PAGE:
Distinctly Black Country

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Information about Distinctly Black Country
Social Media

Published on March 12, 2014

Author: hscorley

Source: slideshare.net


Building an online community to promote understanding of the history of the black country and its legacy.

"Building an online community to promote understanding of the history of the black country and its legacy.” Emma Neil Volunteer Social Media Assistant Distinctly Black Country

Social Media www.facebook.com/distinctlyblackcountry @distinctlybc http://distinctlyblackcountry.org.uk/

Aims • To gain an understanding of the Distinctly Black Country network • Raise an awareness of what to consider before building an online community • How to keep an online community interested and engaged • Understand some of the challenges and obstacles of developing an online community

• Link people who are interested in the way the past has made the modern Black Country landscape • Describe the distinguishing landscape features of the Black Country • Get people out exploring the features that make the area special and different distinctly black country

Why was Distinctly Black Country set up?

The Black Country Landscape • Natural - rich geology • Period before the industrial revolution - relatively isolated • Industrial age • The last century - residential neighbourhoods

Why an online community? • Distinctly Black Country started out as a collaborative research project • It wasn’t the intention to use social media • A WordPress site was created in 2011 • Hesitant to use other social media platforms • The project evolved which led to the establishment of Facebook and Twitter in 2012

Building an online community Brand Staff / Volunteers Social Media Audience Offline Community Time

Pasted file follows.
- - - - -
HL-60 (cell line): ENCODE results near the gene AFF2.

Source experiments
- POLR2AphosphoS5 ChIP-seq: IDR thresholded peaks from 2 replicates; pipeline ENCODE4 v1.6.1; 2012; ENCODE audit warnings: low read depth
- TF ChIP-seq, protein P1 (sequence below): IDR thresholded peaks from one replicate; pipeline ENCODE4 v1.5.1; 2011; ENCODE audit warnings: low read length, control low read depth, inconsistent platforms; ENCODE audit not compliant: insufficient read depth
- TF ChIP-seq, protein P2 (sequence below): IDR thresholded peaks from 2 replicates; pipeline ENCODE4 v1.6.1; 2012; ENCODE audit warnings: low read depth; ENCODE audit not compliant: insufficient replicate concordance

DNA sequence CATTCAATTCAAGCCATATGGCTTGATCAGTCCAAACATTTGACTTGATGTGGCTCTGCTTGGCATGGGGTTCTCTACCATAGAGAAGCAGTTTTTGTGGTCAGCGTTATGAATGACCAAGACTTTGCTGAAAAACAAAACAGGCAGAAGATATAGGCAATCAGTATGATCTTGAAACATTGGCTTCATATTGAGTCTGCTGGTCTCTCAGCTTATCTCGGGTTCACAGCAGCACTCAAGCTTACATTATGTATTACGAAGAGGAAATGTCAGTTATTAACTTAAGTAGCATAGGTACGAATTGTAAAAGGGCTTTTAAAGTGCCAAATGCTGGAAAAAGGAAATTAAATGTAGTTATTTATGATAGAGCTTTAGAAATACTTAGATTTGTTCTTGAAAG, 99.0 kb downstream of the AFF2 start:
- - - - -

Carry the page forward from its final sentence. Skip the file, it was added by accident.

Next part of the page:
Brand and Identity • The name for the network was originally the ‘Black Country Landscape Character Network’ • A logo which is distinctive, simple and memorable • Many social media platform have space for a ‘banner’ image • Creating a strap line

Staff and Volunteers • One part time member of staff Paul Quigley, Landscape Archaeologist • Two long term volunteers – Social Media Assistant and Photographer, Matthew Whitehouse • Volunteer recruitment • Volunteer training • Volunteer management

Social Media

Audience • A local audience • A younger audience • What audiences already existed online? - Local historians -Arts and Heritage services across the four local authorities

Offline Community

Time and Costs • In-house resources of the Arts and Heritage Service have been invaluable (volunteer recruitment and management). • Never enough hours in the day - finding time to create new content • Social media tools are free, but investment in manpower and brainpower isn’t • Internal communication teams • Future of the network without funding

My Postcode History • My Postcode History is a participative online project designed to demonstrate the heritage of apparently ordinary places. • Project launched in the summer of 2012 • Open for entries during two periods in 2012: for the month from 15th June to 13th July; and for four days of the Heritage Open Days weekend in September. • A total of six histories have been published.

How old is my street….and how do we know? What was there before? What else links the area to the story of the Black Country? Can you add to this story? Where can I find out more?